Where Did Cussing Come From?

Where Did Cussing Come From?

Found this story by Maddie Crum in the Huff Post about the origins of cussing. So damn interesting.


You’re running late, you’re out the door, you’re sitting in traffic, and some *** **** has the nerve to swerve into your lane, forcing you to slam on your brakes, nearly causing a pileup. What the actual ****?

Your reaction, clawing out from the depths of your gut, is to scream profanities. To yourself, out the window, or by offering your middle finger, a gesture as blunt as any four-letter expletive.

Swearing may have been chastised as blasphemous, aggressive, unprofessional, and a lazy mode of communication, but there’s no denying that it’s a powerful one, and can have strong effects on both the swearer and the recipient of swears.

Benjamin K. Bergen, linguist and author of What the F: What Swearing Reveals About Our Language, Our Brains and Ourselves, explained in a phone interview that the visceral emotions swearing elicits may be due to the unique qualities of swear words, which, he says, are in a league of their own as far as language goes.

“It’s the type of language we use to invoke and pull out the strongest emotions in other people,” Bergen told The Huffington Post, noting that language scientists have known for over 150 years that even stroke victims who have lost the ability to speak are still capable of spontaneously cursing.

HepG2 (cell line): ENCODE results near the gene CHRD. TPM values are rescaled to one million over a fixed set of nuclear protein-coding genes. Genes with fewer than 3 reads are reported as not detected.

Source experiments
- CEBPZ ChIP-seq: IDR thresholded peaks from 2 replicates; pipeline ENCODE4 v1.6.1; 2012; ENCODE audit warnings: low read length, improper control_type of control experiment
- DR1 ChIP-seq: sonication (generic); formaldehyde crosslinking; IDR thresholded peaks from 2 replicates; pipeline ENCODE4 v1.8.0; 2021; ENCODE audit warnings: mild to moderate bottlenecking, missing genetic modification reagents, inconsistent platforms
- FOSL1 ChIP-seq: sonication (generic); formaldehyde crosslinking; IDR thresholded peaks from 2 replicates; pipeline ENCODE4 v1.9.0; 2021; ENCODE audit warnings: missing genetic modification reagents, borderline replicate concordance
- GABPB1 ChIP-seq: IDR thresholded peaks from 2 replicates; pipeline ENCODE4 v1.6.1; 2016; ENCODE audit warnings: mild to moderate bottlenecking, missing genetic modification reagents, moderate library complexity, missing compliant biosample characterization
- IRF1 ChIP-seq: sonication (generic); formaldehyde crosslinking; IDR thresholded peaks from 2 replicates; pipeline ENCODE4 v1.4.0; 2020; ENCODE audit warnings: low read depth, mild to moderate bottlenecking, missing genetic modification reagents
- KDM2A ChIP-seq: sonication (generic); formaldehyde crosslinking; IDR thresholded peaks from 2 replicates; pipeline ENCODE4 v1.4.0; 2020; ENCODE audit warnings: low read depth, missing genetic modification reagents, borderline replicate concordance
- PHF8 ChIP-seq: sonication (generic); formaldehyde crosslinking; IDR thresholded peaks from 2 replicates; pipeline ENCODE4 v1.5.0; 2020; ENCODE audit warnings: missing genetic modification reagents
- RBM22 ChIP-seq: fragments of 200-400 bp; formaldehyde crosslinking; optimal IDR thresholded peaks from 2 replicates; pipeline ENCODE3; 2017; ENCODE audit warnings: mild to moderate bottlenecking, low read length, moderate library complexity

“They can’t look at a picture of a cat facing a dog and say, ‘The cat is facing the dog,’ but they can let out an expletive in frustration,” he said. This is because, linguists are discovering, cussing comes from a different part of the brain than other modes of spoken communication. “It’s [an] older, emotion-regulation part of the brain that we share with other primates and mammals,” Bergen said.

The primal nature of profanity might start to explain why so many expletives – despite originating from a few disparate, thematic sources…

Continue reading here.


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